With not believing that cutting corners is the right way to make it into wider distribution, we decided that secondary fermentation in package is a potential solution to the problem for us. Doing so reduces the amount of oxygen within the beer (a prime cause of spoilage), making it far more shelf stable for a much longer period of time.

So what is the caveat, and why isn’t this standard across all craft beer breweries?

Well, there are a couple of disadvantages to this technique.

Firstly, it adds a couple of weeks onto the production cycle, and requires space, so it is an added cost in production.

Furthermore, the yeast in the beer tends to settle to the bottom after it finishes its work, which some customers unfamiliar with the reasoning can find off-putting. There is also, it has to be said, risk of over-carbonation and, if the beer has any kind of infection, this risk can be made exponentially worse, meaning that an effective QA/QC program needs to be implemented as well, which is another significant investment.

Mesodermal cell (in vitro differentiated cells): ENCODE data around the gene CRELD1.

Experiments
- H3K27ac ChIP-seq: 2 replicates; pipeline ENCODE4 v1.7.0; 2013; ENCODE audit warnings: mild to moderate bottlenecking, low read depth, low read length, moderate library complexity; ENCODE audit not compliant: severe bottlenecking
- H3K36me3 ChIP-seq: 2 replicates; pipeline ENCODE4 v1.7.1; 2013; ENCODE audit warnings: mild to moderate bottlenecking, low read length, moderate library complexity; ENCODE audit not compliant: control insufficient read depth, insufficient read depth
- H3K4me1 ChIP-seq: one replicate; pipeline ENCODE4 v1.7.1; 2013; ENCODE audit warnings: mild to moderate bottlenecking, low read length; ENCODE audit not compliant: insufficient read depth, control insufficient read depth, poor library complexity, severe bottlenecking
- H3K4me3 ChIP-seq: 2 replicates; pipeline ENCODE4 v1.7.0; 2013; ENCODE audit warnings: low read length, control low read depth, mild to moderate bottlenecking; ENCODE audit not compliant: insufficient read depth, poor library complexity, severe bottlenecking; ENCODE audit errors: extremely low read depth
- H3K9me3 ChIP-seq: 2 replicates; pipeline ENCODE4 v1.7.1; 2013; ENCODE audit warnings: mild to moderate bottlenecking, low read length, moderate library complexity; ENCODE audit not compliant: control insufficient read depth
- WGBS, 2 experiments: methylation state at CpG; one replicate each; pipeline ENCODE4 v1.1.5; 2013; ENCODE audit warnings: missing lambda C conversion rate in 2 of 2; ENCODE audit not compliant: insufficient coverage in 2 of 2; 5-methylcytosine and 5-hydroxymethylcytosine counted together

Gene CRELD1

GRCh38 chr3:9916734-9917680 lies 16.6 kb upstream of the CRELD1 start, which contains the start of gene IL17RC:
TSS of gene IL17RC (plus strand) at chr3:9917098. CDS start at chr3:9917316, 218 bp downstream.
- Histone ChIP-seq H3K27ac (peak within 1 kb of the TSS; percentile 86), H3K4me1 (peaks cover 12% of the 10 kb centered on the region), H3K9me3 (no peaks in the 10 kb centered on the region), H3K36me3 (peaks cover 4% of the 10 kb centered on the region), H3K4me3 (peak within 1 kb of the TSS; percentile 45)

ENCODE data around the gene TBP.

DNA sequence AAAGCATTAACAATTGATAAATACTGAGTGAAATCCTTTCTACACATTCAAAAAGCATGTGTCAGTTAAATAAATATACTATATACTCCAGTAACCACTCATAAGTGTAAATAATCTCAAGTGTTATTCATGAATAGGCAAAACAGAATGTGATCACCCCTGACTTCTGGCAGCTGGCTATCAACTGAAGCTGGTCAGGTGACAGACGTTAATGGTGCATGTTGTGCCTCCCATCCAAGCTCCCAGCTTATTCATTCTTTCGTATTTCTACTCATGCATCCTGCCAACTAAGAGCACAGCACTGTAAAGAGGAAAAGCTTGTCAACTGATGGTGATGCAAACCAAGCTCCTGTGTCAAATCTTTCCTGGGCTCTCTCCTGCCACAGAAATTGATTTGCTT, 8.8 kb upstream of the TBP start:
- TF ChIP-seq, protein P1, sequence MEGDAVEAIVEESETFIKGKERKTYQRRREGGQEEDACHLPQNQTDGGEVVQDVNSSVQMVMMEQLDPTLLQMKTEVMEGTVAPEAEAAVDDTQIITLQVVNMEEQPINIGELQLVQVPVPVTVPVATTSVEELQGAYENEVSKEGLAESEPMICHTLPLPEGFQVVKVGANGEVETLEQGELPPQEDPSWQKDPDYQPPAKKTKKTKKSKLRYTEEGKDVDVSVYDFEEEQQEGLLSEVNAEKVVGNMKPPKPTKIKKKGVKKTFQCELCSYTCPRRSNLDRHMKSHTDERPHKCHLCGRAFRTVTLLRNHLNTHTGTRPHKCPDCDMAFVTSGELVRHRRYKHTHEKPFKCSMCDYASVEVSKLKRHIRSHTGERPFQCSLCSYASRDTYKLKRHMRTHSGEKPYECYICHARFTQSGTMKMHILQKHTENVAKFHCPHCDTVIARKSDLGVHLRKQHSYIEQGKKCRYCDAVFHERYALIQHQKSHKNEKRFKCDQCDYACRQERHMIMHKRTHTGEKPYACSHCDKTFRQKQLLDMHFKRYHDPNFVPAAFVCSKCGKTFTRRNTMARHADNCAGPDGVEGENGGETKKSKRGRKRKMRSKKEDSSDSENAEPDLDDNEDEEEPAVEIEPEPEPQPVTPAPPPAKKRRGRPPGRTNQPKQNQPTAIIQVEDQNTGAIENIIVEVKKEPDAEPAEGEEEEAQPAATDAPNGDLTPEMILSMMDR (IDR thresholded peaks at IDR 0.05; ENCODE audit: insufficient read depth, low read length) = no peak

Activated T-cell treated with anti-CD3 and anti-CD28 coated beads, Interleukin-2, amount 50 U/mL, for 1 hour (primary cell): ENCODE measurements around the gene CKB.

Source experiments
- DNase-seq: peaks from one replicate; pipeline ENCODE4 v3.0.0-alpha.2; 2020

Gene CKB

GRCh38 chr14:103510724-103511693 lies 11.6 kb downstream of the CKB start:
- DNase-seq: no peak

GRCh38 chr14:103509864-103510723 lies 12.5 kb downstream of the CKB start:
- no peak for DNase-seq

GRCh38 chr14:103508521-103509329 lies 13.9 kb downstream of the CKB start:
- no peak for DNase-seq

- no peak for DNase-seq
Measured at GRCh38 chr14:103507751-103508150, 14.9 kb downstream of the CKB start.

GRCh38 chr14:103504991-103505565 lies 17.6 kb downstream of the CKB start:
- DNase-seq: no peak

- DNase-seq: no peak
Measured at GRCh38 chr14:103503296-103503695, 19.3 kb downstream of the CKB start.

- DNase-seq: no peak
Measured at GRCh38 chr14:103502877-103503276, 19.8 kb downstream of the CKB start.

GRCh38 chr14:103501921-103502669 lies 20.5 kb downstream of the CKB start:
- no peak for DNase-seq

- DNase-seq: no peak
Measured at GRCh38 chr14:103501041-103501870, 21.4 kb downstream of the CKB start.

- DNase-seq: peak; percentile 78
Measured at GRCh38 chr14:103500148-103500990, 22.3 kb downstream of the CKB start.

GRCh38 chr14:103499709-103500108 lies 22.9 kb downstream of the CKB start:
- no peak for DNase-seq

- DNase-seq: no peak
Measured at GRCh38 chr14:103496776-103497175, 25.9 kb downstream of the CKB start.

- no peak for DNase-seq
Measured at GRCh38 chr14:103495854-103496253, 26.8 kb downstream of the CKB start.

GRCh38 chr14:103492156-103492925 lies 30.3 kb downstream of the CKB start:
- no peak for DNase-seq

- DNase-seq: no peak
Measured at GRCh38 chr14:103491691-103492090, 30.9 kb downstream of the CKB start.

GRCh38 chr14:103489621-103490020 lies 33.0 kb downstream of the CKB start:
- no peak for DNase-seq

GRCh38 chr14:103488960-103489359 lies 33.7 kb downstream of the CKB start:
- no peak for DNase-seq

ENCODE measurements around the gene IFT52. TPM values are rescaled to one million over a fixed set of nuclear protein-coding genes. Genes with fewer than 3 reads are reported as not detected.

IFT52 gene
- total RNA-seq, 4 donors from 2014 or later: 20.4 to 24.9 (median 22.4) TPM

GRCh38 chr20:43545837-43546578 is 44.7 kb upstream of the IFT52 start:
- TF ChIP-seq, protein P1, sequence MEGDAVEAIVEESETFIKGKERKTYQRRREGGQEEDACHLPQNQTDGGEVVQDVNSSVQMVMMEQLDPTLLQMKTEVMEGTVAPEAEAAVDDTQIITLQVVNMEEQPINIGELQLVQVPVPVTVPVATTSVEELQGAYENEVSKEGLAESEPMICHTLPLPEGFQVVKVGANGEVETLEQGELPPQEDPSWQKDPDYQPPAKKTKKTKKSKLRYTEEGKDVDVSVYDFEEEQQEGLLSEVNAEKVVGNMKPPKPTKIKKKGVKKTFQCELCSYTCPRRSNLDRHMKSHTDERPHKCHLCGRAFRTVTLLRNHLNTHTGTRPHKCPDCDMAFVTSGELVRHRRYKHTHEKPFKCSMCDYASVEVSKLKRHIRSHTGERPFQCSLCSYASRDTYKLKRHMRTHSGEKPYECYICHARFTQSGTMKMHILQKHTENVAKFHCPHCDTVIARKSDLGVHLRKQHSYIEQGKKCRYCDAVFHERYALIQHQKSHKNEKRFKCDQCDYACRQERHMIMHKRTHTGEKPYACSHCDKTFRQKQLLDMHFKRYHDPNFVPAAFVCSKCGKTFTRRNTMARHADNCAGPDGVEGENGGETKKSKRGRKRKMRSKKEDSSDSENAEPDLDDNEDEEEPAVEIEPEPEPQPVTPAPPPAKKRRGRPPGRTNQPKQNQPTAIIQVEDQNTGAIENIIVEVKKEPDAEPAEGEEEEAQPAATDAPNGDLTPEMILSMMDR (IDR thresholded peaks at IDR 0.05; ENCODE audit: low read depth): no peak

Finally, while the technique tends to work well with traditional Belgian styles, the jury is out as to whether it works so well with hoppy beers, for example.

On the plus side, in addition to logistical benefits related to longer BBDs and the potential to keep at room temperature, secondary fermentation in package can have benefits in terms of how flavours develop over time, lending some styles to even get better with age. One may go as far as to argue that it is also the more traditional authentic way to brew certain styles, especially many Belgian beer varieties. As a brewery whose house yeast is Belgian, and who loves making Belgian-inspired beers, this feels like two positive potential outcomes in one decision.

So is KBC going to shift everything to refermenting in package?